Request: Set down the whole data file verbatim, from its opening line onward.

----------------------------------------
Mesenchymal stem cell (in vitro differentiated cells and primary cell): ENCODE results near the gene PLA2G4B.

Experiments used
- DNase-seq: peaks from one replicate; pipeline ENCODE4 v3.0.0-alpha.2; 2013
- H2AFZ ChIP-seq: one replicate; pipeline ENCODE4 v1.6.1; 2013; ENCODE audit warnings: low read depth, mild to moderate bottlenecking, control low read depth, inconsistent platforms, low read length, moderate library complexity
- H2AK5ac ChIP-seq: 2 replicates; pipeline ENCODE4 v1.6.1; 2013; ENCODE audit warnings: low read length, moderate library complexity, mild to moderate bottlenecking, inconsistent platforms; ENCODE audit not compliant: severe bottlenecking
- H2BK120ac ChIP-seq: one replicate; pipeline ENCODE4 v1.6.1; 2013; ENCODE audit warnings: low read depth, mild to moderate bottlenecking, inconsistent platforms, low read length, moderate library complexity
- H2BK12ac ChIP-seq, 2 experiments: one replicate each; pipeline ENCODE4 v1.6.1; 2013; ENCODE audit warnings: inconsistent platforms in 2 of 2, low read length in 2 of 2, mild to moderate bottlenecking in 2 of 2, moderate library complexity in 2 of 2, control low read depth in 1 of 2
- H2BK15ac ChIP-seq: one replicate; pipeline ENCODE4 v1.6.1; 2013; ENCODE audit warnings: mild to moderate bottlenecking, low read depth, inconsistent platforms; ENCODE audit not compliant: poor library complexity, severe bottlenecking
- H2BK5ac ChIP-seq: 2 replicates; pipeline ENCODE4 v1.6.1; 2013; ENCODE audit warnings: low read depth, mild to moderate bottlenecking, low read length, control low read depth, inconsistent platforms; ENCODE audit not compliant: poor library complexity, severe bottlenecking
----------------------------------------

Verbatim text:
Mesenchymal stem cell (in vitro differentiated cells and primary cell): ENCODE results near the gene PLA2G4B.

Experiments used
- DNase-seq: peaks from one replicate; pipeline ENCODE4 v3.0.0-alpha.2; 2013
- H2AFZ ChIP-seq: one replicate; pipeline ENCODE4 v1.6.1; 2013; ENCODE audit warnings: low read depth, mild to moderate bottlenecking, control low read depth, inconsistent platforms, low read length, moderate library complexity
- H2AK5ac ChIP-seq: 2 replicates; pipeline ENCODE4 v1.6.1; 2013; ENCODE audit warnings: low read length, moderate library complexity, mild to moderate bottlenecking, inconsistent platforms; ENCODE audit not compliant: severe bottlenecking
- H2BK120ac ChIP-seq: one replicate; pipeline ENCODE4 v1.6.1; 2013; ENCODE audit warnings: low read depth, mild to moderate bottlenecking, inconsistent platforms, low read length, moderate library complexity
- H2BK12ac ChIP-seq, 2 experiments: one replicate each; pipeline ENCODE4 v1.6.1; 2013; ENCODE audit warnings: inconsistent platforms in 2 of 2, low read length in 2 of 2, mild to moderate bottlenecking in 2 of 2, moderate library complexity in 2 of 2, control low read depth in 1 of 2
- H2BK15ac ChIP-seq: one replicate; pipeline ENCODE4 v1.6.1; 2013; ENCODE audit warnings: mild to moderate bottlenecking, low read depth, inconsistent platforms; ENCODE audit not compliant: poor library complexity, severe bottlenecking
- H2BK5ac ChIP-seq: 2 replicates; pipeline ENCODE4 v1.6.1; 2013; ENCODE audit warnings: low read depth, mild to moderate bottlenecking, low read length, control low read depth, inconsistent platforms; ENCODE audit not compliant: poor library complexity, severe bottlenecking